Heirloom tomatoes, goat cheese and an education on the North Fork

Farmer Fred Lee leads a tour of Sang Lee Farms in Peconic. (Credit: Vera Chinese)

Farmer Fred Lee leads a tour of Sang Lee Farms in Peconic. (Credit: Vera Chinese)

When farmer Fred Lee of Sang Lee Farms became a father, he wanted to avoid sitting down at the dinner table doused in pesticide residue at the end of the day.

The second generation grower began changing the way his family tended to its crop and in 2006, the Peconic farm received its organic certification.

“I just thought there had to be a better way,” Lee told a group gathered at his Peconic farm on Sunday. “The last thing I let go of was chemical fertilizer. That was what they taught us made a crop turn green. Now it’s OK to have a blemish on your apple, a spot on your tomato.”

Lee and 19 other farms, vineyards and artisanal food producers took part in the eight annual North Fork Foodie Tour, a self-guided tour benefitting The North Fork Reform Synagogue in Cutchogue.

Food lovers came from near and far Sunday to meet local farmers, tour their fields and taste their products, like Sang Lee’s heirloom tomatoes and Catapano Dairy Farm‘s fresh goat cheese.

“First, I’m a foodie,” said Heather Frayne, a Southampton resident and a member of the Peconic Land Trust. “I think it makes a big difference for people to put a face with the name of their farmers. People throw around terms like GMO, but [Fred Lee] went into depth about it.”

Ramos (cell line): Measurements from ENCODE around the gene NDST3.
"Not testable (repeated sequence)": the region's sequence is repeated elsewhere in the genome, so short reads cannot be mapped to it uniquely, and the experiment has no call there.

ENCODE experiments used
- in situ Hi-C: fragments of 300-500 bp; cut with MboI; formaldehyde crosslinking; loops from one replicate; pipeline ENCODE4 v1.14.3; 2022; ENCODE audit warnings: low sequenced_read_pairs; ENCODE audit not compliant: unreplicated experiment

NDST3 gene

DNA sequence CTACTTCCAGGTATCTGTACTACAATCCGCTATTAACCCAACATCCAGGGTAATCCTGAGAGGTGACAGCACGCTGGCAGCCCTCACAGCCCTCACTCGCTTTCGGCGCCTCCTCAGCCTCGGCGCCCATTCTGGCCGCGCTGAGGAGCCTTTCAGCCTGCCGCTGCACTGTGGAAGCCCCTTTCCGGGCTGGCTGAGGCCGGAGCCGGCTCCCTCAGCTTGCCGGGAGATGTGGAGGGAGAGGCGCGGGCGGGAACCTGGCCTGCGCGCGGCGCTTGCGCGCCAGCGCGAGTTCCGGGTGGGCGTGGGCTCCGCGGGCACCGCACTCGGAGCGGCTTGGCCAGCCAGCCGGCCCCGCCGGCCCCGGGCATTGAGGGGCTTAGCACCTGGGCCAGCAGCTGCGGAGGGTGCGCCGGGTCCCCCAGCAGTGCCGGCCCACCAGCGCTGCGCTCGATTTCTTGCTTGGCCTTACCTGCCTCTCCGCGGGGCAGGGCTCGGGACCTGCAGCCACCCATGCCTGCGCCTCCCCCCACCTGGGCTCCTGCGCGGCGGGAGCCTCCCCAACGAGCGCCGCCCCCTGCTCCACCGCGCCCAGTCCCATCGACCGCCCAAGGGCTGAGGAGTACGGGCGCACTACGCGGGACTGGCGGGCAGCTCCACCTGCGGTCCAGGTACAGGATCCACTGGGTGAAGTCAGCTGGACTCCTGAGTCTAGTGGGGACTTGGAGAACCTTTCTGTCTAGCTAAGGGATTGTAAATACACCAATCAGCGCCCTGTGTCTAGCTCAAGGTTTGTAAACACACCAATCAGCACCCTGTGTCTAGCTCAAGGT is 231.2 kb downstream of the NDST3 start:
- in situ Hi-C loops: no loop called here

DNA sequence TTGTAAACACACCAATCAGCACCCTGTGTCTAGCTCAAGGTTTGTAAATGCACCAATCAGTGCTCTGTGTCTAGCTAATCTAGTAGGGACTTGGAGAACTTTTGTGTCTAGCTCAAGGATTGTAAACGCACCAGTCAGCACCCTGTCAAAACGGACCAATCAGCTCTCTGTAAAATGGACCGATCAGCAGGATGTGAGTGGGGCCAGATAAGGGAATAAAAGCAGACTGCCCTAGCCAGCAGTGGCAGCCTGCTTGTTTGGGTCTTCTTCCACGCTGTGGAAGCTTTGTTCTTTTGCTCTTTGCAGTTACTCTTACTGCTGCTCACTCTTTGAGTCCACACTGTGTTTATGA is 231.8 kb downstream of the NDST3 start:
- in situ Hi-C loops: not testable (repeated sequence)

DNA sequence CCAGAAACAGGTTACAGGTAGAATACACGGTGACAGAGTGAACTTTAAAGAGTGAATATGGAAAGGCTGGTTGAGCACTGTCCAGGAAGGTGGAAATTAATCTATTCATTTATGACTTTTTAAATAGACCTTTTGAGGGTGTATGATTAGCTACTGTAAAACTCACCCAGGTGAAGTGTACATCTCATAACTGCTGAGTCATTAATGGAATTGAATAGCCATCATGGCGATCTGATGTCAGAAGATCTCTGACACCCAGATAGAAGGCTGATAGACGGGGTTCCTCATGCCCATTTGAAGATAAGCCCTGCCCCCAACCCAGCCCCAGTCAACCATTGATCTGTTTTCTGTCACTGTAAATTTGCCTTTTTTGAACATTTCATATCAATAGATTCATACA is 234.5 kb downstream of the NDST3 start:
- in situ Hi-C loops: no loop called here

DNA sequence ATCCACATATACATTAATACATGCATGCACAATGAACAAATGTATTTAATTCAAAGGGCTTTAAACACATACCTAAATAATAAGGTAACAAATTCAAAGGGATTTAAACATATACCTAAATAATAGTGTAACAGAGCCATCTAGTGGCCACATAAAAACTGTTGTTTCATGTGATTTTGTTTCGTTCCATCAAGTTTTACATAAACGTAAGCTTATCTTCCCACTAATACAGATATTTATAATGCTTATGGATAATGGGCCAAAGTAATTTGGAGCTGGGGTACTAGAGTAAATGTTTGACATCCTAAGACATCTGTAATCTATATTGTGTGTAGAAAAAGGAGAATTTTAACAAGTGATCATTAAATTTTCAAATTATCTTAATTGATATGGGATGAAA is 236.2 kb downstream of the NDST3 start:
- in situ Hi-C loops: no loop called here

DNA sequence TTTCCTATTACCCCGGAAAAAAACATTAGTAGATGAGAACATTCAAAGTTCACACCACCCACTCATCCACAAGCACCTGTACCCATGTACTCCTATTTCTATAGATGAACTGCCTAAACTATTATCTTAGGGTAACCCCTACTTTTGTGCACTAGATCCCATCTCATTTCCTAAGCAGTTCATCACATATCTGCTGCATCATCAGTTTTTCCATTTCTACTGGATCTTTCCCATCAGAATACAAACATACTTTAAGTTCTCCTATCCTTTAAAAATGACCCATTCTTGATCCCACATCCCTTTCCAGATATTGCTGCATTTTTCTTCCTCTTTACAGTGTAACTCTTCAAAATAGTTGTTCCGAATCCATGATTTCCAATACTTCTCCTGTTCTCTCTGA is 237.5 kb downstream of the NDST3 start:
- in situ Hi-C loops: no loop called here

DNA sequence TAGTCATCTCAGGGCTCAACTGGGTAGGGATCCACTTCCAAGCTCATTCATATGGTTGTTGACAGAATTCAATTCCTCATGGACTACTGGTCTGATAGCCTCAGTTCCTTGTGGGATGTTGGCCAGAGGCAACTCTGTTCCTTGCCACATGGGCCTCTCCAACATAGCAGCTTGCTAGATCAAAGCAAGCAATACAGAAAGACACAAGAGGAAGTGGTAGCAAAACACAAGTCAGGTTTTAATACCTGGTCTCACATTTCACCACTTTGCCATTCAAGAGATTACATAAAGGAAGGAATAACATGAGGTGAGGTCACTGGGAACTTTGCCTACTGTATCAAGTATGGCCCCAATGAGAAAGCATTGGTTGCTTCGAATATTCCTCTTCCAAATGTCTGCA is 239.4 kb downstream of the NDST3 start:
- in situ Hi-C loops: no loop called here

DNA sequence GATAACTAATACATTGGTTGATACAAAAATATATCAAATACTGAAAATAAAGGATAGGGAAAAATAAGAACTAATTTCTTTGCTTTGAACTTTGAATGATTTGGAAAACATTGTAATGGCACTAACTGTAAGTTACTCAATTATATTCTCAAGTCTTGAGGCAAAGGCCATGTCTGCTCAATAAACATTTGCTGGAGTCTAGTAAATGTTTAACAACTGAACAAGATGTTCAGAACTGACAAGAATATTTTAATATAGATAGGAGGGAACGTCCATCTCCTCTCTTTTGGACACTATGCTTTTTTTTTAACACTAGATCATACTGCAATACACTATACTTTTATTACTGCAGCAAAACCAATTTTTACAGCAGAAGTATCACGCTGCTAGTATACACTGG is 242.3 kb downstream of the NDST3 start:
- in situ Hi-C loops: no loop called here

The event, which is the largest annual fundraiser for the synagogue, drew about 500 people this year, according to event chairperson Kay Freeman.

“In some ways, the North Fork is one of the best kept secrets in the world,” Freeman said. “This was a terrific idea eight years ago and it’s been a success from the beginning.”

In their travels, participants listened to anecdotes of agricultural history and tales of farm life.

Livestock at 8 Hands Farm in Cutchogue. (Credit: Vera Chinese)

Livestock at 8 Hands Farm in Cutchogue. (Credit: Vera Chinese)

Farmer Tom Geppel of 8 Hands Farm in Cutchogue explained to visitors how he shears his farm’s Icelandic sheep — by bringing in expert Andy Rice from Vermont, who charges $6 a shave.

“He’s 70 years old and he’s the best around,” Mr. Geppel told the crowd. “He’s gotten kicked in the mouth. Gotten a bloody lip. And he hasn’t raised his prices yet.”

His wife Carol Festa said the family was happy to show off their chicken coop, barn and gardens to people who are curious about where their food comes from.

“One of the reasons we do what we are doing is to educate people about food,” she said. “The tour really fits into our philosophy.”

vchinese@timesreview.com